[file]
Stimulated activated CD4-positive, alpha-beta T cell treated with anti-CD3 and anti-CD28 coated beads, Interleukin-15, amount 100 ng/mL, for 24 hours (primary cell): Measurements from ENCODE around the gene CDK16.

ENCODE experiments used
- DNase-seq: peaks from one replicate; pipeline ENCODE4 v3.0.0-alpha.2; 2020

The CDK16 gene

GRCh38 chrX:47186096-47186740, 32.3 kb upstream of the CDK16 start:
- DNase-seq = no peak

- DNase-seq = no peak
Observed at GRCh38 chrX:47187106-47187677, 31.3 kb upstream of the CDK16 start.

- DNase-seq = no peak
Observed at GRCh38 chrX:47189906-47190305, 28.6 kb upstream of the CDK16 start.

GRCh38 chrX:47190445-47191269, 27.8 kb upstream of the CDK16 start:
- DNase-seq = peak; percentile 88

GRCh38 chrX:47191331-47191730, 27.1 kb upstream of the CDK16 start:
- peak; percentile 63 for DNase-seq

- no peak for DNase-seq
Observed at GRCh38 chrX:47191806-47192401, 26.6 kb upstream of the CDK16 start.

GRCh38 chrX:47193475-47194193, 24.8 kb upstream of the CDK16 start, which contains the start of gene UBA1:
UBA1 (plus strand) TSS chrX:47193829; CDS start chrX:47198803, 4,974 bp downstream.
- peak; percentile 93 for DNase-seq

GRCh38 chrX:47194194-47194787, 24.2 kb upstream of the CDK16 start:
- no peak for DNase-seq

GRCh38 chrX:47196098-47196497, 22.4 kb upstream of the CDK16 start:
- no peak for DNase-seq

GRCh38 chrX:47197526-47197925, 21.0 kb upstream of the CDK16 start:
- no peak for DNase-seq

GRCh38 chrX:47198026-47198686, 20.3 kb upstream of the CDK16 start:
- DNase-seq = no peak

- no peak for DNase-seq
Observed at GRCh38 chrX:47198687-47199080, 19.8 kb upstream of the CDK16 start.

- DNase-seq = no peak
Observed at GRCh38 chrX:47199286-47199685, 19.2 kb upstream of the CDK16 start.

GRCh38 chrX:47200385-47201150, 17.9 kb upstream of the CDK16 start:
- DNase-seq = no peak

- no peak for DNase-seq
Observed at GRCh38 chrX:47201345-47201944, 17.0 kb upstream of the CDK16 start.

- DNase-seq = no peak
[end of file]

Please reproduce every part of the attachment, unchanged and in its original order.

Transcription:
Stimulated activated CD4-positive, alpha-beta T cell treated with anti-CD3 and anti-CD28 coated beads, Interleukin-15, amount 100 ng/mL, for 24 hours (primary cell): Measurements from ENCODE around the gene CDK16.

ENCODE experiments used
- DNase-seq: peaks from one replicate; pipeline ENCODE4 v3.0.0-alpha.2; 2020

The CDK16 gene

GRCh38 chrX:47186096-47186740, 32.3 kb upstream of the CDK16 start:
- DNase-seq = no peak

- DNase-seq = no peak
Observed at GRCh38 chrX:47187106-47187677, 31.3 kb upstream of the CDK16 start.

- DNase-seq = no peak
Observed at GRCh38 chrX:47189906-47190305, 28.6 kb upstream of the CDK16 start.

GRCh38 chrX:47190445-47191269, 27.8 kb upstream of the CDK16 start:
- DNase-seq = peak; percentile 88

GRCh38 chrX:47191331-47191730, 27.1 kb upstream of the CDK16 start:
- peak; percentile 63 for DNase-seq

- no peak for DNase-seq
Observed at GRCh38 chrX:47191806-47192401, 26.6 kb upstream of the CDK16 start.

GRCh38 chrX:47193475-47194193, 24.8 kb upstream of the CDK16 start, which contains the start of gene UBA1:
UBA1 (plus strand) TSS chrX:47193829; CDS start chrX:47198803, 4,974 bp downstream.
- peak; percentile 93 for DNase-seq

GRCh38 chrX:47194194-47194787, 24.2 kb upstream of the CDK16 start:
- no peak for DNase-seq

GRCh38 chrX:47196098-47196497, 22.4 kb upstream of the CDK16 start:
- no peak for DNase-seq

GRCh38 chrX:47197526-47197925, 21.0 kb upstream of the CDK16 start:
- no peak for DNase-seq

GRCh38 chrX:47198026-47198686, 20.3 kb upstream of the CDK16 start:
- DNase-seq = no peak

- no peak for DNase-seq
Observed at GRCh38 chrX:47198687-47199080, 19.8 kb upstream of the CDK16 start.

- DNase-seq = no peak
Observed at GRCh38 chrX:47199286-47199685, 19.2 kb upstream of the CDK16 start.

GRCh38 chrX:47200385-47201150, 17.9 kb upstream of the CDK16 start:
- DNase-seq = no peak

- no peak for DNase-seq
Observed at GRCh38 chrX:47201345-47201944, 17.0 kb upstream of the CDK16 start.

- DNase-seq = no peak